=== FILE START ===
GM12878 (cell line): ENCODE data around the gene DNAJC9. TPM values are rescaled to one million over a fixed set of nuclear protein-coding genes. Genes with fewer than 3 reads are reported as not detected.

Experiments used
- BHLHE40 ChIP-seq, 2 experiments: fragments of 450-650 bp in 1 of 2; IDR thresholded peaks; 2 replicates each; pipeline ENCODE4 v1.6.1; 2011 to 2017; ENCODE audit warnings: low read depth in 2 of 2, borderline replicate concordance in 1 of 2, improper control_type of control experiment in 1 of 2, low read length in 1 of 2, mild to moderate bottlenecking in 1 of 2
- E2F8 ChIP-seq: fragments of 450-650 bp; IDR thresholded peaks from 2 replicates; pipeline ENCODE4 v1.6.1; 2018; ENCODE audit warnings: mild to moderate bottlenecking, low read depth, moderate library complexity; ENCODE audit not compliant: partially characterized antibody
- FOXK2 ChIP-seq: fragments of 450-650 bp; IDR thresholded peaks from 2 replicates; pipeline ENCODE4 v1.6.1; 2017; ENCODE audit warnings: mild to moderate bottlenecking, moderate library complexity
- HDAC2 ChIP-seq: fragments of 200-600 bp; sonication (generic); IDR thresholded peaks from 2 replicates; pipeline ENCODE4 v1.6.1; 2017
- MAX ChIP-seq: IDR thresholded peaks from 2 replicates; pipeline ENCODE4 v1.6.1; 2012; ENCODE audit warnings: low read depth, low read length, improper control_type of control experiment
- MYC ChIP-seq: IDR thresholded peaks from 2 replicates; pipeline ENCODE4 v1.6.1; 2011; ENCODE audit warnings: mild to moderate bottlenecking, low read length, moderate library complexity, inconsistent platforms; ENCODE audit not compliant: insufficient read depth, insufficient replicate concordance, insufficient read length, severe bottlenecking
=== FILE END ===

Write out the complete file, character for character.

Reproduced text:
GM12878 (cell line): ENCODE data around the gene DNAJC9. TPM values are rescaled to one million over a fixed set of nuclear protein-coding genes. Genes with fewer than 3 reads are reported as not detected.

Experiments used
- BHLHE40 ChIP-seq, 2 experiments: fragments of 450-650 bp in 1 of 2; IDR thresholded peaks; 2 replicates each; pipeline ENCODE4 v1.6.1; 2011 to 2017; ENCODE audit warnings: low read depth in 2 of 2, borderline replicate concordance in 1 of 2, improper control_type of control experiment in 1 of 2, low read length in 1 of 2, mild to moderate bottlenecking in 1 of 2
- E2F8 ChIP-seq: fragments of 450-650 bp; IDR thresholded peaks from 2 replicates; pipeline ENCODE4 v1.6.1; 2018; ENCODE audit warnings: mild to moderate bottlenecking, low read depth, moderate library complexity; ENCODE audit not compliant: partially characterized antibody
- FOXK2 ChIP-seq: fragments of 450-650 bp; IDR thresholded peaks from 2 replicates; pipeline ENCODE4 v1.6.1; 2017; ENCODE audit warnings: mild to moderate bottlenecking, moderate library complexity
- HDAC2 ChIP-seq: fragments of 200-600 bp; sonication (generic); IDR thresholded peaks from 2 replicates; pipeline ENCODE4 v1.6.1; 2017
- MAX ChIP-seq: IDR thresholded peaks from 2 replicates; pipeline ENCODE4 v1.6.1; 2012; ENCODE audit warnings: low read depth, low read length, improper control_type of control experiment
- MYC ChIP-seq: IDR thresholded peaks from 2 replicates; pipeline ENCODE4 v1.6.1; 2011; ENCODE audit warnings: mild to moderate bottlenecking, low read length, moderate library complexity, inconsistent platforms; ENCODE audit not compliant: insufficient read depth, insufficient replicate concordance, insufficient read length, severe bottlenecking